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Weather: It will be a partly sunny day with a high in the mid-80s, turning cloudy tonight with a chance of showers.

Alternate-side parking: In effect until Sept. 6 (Labor Day).


An 11-month old, 80-pound wild cougar was removed from a Bronx apartment and sent to Arkansas to start a new life in an animal sanctuary, the authorities announced Monday.

The female cougar, named Sasha, was rescued last week through a joint effort of the Bronx Zoo, the New York Police Department, the Humane Society and the New York State Department of Environmental Conservation. The animal was examined at the Bronx Zoo over the weekend before being sent to the Turpentine Creek sanctuary for lifelong care.

According to a police spokesman, Sasha’s owner was present during the animal’s removal, and the case remains under investigation. No further information about the owner was immediately available.

“This cougar is relatively lucky that her owners recognized a wild cat is not fit to live in an apartment or any domestic environment,” Kelly Donithan, director of animal disaster response for the Human Society, said in a statement. “The owner’s tears and nervous chirps from the cougar as we drove her away painfully drives home the many victims of this horrendous trade and myth that wild animals belong anywhere but the wild.”

No illnesses or injuries were found during the medical exam, said Emily McCormack, animal curator for Turpentine Creek. A full exam will be done once Sasha arrives at the Arkansas sanctuary.


The Times’s Michiko Kakutani writes:

In 1960, while working as an artist and graphic designer, and some years before the Rolling Stones were born, Charlie Watts began work on “Ode to a High-Flying Bird,” a captivating children’s book about his hero, the jazz great Charlie Parker. The book featured charming drawings of a bird named Charlie who realized he didn’t sound like most of the other birds, and who left home to fly to New York City, where he played “from his heart” and made a new nest for himself in “Birdland.”

Charlie Parker made a 14-year-old Charlie Watts dream the impossible dream of visiting New York and playing at a jazz club. And while he thought at the time that “the only way to get to New York was in a band on a cruise ship,” he would actually get there in 1964 with the Rolling Stones. While Keith Richards and Mick Jagger hung out at the Apollo, where James Brown was doing five — five! — shows a day, Mr. Watts spent his free time haunting the jazz clubs he’d dreamed about as a boy: He saw Charles Mingus at Birdland, Gene Krupa at the Metropole, and Sonny Rollins, Earl Hines and Miles Davis.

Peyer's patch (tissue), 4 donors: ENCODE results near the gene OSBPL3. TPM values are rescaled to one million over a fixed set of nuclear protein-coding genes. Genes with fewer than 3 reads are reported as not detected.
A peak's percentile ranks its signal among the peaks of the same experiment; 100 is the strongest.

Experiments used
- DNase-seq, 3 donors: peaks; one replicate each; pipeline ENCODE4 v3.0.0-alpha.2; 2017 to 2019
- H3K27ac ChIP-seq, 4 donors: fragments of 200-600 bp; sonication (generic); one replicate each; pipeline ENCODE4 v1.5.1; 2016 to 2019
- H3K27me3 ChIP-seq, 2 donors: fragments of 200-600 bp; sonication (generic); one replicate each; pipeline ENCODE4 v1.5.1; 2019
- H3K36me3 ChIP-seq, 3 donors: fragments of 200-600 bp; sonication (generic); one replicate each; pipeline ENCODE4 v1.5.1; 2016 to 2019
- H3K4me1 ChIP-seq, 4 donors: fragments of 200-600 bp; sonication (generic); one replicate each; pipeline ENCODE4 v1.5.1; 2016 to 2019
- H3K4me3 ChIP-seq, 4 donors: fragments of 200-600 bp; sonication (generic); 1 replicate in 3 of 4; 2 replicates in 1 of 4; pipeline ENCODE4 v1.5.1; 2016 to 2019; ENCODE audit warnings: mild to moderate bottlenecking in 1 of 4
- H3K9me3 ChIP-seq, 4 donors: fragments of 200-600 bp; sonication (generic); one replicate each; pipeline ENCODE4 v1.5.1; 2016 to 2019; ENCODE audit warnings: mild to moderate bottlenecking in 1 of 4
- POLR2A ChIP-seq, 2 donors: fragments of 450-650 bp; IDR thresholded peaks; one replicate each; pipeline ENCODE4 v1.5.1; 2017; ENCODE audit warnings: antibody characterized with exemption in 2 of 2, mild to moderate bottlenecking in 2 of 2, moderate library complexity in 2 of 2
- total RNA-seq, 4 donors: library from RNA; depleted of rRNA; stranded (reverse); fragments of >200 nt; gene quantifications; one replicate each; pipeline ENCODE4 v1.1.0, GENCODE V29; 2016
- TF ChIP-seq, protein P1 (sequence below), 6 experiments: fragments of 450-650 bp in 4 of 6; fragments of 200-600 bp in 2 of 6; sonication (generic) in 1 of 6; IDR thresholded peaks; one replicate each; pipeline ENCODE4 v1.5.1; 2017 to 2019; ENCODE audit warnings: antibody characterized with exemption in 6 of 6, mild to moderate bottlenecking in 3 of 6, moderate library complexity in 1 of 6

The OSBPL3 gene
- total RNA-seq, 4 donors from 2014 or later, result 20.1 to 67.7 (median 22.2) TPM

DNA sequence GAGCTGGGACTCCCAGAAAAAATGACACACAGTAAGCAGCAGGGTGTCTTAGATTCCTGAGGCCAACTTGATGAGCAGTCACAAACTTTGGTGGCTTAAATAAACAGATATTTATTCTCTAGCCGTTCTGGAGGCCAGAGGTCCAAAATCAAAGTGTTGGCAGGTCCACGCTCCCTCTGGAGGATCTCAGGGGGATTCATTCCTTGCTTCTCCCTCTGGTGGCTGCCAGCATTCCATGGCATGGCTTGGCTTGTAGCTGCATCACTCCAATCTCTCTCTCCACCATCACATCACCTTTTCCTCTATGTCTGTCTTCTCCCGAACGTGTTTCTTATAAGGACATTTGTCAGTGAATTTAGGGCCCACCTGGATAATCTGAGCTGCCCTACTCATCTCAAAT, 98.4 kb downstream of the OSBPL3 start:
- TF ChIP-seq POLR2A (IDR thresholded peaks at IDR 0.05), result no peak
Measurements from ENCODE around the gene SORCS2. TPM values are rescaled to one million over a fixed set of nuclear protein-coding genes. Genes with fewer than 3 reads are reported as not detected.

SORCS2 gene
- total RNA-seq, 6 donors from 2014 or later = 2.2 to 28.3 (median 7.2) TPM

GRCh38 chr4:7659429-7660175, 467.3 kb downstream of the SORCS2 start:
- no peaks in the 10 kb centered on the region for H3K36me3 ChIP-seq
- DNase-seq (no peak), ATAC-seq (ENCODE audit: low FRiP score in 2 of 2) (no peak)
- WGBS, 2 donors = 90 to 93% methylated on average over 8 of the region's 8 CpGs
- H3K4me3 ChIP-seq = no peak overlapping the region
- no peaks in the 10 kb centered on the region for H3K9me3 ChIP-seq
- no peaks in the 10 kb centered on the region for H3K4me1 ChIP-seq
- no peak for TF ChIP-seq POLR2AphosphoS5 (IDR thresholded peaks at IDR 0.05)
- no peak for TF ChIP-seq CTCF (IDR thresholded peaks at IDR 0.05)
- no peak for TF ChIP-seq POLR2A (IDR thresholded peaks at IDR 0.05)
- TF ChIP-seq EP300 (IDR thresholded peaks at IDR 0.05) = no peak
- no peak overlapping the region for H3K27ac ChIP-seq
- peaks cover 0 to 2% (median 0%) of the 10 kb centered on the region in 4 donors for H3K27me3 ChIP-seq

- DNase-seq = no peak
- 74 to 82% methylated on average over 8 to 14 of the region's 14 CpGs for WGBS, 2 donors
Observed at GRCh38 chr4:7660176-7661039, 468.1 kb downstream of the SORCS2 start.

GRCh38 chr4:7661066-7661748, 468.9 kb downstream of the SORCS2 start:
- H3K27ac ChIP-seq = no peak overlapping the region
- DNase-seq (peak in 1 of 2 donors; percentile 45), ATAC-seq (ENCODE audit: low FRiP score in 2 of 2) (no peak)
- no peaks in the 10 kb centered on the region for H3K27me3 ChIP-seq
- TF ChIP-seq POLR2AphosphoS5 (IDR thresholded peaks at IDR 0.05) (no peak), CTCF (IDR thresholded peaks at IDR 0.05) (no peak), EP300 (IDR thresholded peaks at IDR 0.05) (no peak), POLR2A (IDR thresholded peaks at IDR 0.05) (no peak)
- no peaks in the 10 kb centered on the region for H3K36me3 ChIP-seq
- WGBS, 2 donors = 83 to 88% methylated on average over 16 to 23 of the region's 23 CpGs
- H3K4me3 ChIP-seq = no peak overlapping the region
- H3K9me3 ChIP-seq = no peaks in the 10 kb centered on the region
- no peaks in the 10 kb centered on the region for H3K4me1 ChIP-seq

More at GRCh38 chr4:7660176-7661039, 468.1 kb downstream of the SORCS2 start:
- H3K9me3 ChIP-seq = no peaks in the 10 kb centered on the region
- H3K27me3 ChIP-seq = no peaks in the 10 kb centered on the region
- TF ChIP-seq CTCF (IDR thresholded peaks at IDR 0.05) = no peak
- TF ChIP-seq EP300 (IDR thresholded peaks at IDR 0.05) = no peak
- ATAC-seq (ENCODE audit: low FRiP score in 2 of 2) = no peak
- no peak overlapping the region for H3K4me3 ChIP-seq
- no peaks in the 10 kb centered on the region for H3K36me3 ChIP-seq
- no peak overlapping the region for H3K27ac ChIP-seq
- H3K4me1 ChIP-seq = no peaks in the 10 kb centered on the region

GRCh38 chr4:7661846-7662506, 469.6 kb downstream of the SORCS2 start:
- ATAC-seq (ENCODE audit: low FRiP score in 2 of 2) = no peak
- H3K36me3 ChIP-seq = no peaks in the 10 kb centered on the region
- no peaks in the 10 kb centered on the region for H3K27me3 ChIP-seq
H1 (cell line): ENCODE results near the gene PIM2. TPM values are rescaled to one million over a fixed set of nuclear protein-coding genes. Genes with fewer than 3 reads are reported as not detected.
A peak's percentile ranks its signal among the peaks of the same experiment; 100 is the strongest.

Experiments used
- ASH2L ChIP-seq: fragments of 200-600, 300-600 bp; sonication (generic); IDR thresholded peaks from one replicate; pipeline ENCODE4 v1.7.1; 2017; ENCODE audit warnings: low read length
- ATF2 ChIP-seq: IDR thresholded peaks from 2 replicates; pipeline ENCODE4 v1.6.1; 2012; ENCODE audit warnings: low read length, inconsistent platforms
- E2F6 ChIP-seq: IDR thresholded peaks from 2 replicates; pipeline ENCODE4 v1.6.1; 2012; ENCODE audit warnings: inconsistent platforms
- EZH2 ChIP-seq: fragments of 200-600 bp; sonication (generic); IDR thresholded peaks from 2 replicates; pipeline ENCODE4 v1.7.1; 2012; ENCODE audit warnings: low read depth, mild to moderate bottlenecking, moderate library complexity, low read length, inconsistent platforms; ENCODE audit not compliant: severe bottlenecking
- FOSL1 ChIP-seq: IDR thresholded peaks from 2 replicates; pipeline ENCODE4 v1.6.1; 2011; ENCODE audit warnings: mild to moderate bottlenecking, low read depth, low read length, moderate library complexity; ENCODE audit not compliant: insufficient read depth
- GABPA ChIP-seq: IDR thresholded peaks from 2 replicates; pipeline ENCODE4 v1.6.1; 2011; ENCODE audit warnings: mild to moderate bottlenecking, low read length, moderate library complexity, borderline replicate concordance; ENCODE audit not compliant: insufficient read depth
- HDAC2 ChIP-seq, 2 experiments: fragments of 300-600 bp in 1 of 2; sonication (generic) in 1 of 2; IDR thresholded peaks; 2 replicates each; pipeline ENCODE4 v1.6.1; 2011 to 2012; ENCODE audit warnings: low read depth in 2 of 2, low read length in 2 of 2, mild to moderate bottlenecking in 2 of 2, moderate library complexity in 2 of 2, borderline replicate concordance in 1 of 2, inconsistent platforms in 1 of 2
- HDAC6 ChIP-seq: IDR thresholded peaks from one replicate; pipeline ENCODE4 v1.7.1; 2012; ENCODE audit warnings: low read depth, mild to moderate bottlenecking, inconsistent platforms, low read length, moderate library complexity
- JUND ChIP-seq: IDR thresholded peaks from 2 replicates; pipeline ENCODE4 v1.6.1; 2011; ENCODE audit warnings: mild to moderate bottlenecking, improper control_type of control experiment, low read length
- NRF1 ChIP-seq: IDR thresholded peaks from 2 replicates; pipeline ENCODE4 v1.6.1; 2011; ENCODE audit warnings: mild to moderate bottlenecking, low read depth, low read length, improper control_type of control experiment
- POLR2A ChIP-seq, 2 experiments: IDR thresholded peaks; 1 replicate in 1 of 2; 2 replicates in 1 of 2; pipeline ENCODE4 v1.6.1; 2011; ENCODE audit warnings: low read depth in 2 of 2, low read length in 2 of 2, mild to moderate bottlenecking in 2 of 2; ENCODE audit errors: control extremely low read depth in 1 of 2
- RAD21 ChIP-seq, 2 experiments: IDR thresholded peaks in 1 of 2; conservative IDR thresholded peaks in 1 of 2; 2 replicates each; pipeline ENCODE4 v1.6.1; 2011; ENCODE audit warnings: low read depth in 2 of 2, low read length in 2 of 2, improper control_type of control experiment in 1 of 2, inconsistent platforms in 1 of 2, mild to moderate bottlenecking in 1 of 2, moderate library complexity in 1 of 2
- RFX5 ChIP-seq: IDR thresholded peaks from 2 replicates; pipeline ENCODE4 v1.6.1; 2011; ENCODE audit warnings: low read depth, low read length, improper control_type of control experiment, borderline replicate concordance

Many decades later, Mr. Watts would achieve his jazz dreams, when he brought his jazz combo to play at the Blue Note, but his day job for almost six decades, of course, was with the Rolling Stones. He was their indispensable drummer, whose loose, jazz-inflected playing and improvisational ardor were the not-so-secret sauce that helped make the Stones such a singular and enduring band.

“Everybody thinks Mick and Keith are the Rolling Stones,” Mr. Richards once observed. “If Charlie wasn’t doing what he’s doing on drums, that wouldn’t be true at all. You’d find out that Charlie Watts is the Stones.” Charlie Watts, Mr. Richards added in his 2010 memoir, “Life,” “has always been the bed that I lie on musically.”

It’s Tuesday — follow your dream.


Dear Diary:

It was 1985, and I was starting the graduate acting program at New York University — a very big deal, especially for a rube like me from Indianola, Iowa.

After an $85 cab ride from La Guardia — what can I say? I was an easy mark — I arrived at graduate student housing on East 26th Street between First and Second Avenues.

My assigned roommate was Mark, an M.B.A. student from New Jersey who spent most of his time couch-potato-ing. I soon switched so that I could room with my classmate Meghan.

Meg was also a rube, from Hayward, Calif. We decided to learn the city by “walking the greens.” We would set out from East 26th Street and cross streets only where the green lights allowed. It didn’t matter which direction, as long as there was a green light.

One day we found ourselves at East 79th Street and Fifth Avenue. We walked into the Met and our lives were changed forever.

— Tim Thomas

Illustrated by Agnes Lee. Read more Metropolitan Diary here.


New York Today is published weekdays around 6 a.m. Sign up here to get it by email. You can also find it at nytoday.com.



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